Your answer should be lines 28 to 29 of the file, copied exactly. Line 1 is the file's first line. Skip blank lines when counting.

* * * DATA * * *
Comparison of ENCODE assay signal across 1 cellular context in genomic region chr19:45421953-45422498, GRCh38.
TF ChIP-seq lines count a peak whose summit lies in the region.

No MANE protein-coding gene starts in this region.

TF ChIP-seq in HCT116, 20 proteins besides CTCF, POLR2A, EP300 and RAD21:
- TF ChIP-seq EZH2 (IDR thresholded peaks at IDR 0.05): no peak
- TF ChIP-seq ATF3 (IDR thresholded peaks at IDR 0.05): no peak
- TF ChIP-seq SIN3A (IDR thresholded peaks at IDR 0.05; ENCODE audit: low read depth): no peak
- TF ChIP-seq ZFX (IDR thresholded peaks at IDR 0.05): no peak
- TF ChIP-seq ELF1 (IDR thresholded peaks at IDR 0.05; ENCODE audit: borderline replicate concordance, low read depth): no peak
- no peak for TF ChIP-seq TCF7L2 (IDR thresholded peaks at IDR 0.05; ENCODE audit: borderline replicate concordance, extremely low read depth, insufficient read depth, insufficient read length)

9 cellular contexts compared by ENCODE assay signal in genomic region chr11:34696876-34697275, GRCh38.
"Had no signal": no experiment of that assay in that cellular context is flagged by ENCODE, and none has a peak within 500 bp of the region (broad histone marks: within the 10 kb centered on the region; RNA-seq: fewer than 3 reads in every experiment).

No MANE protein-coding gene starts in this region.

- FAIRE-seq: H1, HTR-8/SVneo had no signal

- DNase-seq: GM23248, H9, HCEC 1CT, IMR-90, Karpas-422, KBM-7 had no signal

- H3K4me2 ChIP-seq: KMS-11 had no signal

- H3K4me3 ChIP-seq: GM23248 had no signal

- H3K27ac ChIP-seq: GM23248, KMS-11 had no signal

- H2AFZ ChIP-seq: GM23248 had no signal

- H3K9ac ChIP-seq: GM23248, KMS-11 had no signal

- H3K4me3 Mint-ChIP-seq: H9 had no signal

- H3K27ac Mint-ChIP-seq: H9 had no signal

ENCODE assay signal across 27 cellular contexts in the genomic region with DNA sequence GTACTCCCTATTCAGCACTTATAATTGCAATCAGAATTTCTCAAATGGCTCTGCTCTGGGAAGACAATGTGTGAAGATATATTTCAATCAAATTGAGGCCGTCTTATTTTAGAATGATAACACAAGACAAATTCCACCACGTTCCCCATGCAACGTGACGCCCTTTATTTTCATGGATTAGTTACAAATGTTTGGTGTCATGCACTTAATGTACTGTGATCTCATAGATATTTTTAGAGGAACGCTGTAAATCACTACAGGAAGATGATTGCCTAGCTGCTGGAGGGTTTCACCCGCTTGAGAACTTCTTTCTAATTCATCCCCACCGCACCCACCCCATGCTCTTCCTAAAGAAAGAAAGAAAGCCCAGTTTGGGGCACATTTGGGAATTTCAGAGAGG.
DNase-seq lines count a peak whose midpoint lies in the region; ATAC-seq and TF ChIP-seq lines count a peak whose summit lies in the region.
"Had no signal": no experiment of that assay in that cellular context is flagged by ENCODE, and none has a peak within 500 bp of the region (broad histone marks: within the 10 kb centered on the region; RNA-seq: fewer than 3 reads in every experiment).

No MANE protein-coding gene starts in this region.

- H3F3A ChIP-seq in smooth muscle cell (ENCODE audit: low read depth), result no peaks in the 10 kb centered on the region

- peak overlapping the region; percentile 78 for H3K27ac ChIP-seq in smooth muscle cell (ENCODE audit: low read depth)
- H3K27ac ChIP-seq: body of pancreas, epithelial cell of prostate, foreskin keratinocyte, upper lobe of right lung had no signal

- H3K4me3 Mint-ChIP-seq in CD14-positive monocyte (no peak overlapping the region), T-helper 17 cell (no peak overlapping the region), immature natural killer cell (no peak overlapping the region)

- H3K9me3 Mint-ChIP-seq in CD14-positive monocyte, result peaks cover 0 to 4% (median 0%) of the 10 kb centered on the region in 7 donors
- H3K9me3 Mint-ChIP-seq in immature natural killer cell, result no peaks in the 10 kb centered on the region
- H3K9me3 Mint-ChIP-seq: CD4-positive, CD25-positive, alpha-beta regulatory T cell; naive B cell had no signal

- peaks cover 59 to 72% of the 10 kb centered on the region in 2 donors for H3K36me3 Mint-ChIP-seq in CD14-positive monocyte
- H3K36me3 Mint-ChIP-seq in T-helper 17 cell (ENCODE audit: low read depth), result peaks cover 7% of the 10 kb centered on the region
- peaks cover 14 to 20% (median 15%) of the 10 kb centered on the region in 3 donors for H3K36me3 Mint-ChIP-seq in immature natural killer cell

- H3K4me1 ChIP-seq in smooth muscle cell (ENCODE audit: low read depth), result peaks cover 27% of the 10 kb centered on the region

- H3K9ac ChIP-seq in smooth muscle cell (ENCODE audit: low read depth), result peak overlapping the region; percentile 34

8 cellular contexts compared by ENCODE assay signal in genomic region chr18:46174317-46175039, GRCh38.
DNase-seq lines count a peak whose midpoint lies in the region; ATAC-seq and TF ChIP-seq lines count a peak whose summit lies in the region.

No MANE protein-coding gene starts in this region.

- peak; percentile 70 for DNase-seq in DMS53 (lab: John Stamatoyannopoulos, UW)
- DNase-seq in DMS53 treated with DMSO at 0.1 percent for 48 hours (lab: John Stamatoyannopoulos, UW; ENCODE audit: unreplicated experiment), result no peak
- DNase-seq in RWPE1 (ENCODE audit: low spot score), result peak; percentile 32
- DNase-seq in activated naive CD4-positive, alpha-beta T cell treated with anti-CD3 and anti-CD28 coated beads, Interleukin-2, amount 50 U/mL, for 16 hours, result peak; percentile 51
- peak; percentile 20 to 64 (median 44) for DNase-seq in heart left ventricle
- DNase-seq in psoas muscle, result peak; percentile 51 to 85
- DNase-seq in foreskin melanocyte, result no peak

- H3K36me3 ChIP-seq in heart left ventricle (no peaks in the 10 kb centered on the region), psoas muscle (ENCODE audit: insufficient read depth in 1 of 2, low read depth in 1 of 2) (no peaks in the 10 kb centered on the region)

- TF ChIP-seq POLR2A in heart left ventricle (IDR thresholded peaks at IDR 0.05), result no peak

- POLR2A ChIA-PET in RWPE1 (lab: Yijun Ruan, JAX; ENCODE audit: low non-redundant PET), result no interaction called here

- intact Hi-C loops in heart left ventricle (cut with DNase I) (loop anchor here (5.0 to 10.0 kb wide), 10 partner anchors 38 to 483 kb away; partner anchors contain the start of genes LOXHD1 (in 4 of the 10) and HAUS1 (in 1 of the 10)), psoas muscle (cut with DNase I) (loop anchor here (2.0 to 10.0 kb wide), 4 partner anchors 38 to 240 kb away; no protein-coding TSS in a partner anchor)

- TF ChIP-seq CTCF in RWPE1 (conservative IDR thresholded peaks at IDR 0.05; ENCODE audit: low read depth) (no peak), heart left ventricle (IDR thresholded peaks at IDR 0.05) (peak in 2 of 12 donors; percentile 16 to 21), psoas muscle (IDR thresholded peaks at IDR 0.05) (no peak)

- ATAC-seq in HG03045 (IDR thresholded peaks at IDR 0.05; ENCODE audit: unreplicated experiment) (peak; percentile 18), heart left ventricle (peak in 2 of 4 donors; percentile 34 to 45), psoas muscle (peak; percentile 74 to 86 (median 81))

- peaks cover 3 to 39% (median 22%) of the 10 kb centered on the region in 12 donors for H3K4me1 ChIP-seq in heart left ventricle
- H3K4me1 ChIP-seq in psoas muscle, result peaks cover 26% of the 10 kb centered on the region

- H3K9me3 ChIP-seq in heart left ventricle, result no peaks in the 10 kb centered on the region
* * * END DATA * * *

- peak overlapping the region; percentile 78 for H3K27ac ChIP-seq in smooth muscle cell (ENCODE audit: low read depth)
- H3K27ac ChIP-seq: body of pancreas, epithelial cell of prostate, foreskin keratinocyte, upper lobe of right lung had no signal